Opinion

Facts matter in immigration debate

Cecilia Muñoz is White House Director of Intergovernmental Affairs

As too often happens in the debate over immigration, anger and heated rhetoric from all sides dominate while the facts tend to get lost along the way. So it's important to set the record straight. Fixing the broken immigration system so that it meets America's economic and security needs has been and continues to be a priority for President Obama. The president has laid out a clear, detailed blueprint for reform, but the only way to do what's necessary is for Congress to act and pass bipartisan legislation the president can sign into law. Failing to act simply perpetuates a broken system. Unfortunately, as the president has said, he needs a dance partner across the aisle to move legislation forward, and so far the floor is empty.

While the president continues to work every day to fix what's broken about our immigration system, he has also been clear that the executive branch has a responsibility to enforce the law, and to do it in a way which is both vigorous and smart. So while legislation is pending, this Administration has focused on improving our immigration system by making enforcement smarter and more effective. The fact is, Congressional funding for immigration enforcement and deportations has been on the rise for the past decade. For the first time ever, those resources are being used in a strategic and targeted way to ensure we're maximizing public safety.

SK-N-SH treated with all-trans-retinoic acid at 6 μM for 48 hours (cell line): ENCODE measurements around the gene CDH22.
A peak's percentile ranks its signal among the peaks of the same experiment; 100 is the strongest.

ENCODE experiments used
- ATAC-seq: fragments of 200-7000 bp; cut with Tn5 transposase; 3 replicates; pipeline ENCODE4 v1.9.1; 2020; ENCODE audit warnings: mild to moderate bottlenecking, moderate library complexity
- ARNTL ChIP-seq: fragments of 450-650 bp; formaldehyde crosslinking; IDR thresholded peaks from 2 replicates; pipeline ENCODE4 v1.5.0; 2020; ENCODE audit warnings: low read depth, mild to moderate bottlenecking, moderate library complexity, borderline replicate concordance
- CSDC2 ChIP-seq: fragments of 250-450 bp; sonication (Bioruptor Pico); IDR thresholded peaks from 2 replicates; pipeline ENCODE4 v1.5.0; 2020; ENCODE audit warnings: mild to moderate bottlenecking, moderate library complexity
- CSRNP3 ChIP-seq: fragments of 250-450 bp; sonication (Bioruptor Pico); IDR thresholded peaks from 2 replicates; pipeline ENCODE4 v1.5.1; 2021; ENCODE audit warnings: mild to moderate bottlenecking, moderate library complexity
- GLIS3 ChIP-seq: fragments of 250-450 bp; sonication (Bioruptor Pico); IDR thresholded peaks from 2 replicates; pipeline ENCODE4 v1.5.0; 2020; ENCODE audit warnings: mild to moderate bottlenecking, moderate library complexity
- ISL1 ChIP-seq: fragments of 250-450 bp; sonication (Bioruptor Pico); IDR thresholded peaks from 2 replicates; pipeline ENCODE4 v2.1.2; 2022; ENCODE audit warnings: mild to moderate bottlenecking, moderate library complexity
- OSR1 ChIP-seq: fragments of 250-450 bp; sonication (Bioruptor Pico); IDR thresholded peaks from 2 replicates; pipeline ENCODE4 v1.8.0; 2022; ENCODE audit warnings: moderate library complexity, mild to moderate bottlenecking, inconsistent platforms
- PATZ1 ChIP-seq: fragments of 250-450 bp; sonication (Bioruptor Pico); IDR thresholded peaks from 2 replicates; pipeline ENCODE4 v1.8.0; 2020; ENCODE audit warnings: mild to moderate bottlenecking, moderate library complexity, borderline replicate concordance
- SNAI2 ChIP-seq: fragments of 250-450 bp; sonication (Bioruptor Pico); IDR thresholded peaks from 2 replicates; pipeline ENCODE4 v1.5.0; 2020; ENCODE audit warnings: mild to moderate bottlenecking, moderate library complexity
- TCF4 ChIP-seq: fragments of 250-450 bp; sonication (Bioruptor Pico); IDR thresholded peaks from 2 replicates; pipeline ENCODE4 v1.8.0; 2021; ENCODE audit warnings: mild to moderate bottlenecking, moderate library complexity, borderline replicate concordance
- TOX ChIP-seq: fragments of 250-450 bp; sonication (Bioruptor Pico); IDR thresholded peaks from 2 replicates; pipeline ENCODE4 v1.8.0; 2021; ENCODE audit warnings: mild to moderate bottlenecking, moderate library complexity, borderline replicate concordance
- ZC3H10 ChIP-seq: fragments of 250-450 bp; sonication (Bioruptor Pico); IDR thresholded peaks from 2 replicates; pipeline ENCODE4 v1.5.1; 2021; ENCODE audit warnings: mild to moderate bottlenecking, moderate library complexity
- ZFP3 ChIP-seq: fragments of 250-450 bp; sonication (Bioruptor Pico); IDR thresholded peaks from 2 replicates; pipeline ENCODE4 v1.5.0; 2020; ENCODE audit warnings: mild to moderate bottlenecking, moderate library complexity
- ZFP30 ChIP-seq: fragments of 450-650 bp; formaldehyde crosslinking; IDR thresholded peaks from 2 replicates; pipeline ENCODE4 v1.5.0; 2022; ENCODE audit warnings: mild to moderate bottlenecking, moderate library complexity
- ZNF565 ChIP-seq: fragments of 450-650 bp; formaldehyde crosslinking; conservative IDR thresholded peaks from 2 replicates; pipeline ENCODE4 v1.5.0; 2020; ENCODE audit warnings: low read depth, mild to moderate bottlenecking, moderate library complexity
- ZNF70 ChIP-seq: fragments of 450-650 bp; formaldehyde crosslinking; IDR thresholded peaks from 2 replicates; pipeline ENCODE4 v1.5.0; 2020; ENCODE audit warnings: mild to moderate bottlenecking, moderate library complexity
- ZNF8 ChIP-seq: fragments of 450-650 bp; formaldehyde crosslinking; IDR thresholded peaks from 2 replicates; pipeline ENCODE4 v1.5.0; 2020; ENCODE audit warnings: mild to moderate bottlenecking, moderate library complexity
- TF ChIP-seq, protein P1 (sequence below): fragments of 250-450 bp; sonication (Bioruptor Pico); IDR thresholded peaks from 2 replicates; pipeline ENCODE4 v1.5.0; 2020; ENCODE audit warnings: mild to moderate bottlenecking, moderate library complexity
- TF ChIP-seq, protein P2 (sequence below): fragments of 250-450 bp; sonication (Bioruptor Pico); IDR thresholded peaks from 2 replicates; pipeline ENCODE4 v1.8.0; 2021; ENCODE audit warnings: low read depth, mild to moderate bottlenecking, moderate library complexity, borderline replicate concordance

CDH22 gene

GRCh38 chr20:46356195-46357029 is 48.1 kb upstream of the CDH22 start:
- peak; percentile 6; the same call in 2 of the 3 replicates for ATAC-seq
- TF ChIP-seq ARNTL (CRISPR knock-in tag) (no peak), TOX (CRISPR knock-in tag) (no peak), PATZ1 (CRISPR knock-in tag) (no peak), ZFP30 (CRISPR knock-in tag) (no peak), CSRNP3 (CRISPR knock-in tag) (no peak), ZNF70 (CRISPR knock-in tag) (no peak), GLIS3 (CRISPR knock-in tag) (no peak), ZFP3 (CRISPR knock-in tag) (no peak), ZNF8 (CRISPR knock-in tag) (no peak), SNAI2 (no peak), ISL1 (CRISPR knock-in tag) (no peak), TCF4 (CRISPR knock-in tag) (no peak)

Under the president's direction, the Department of Homeland Security for the first time ever has prioritized the removal of people who have been convicted of crimes in the United States. The Secure Communities Program, which relies on a federal information sharing program that utilizes FBI fingerprint checks conducted by law enforcement officials as they fight crime in their communities, is central to this strategy.

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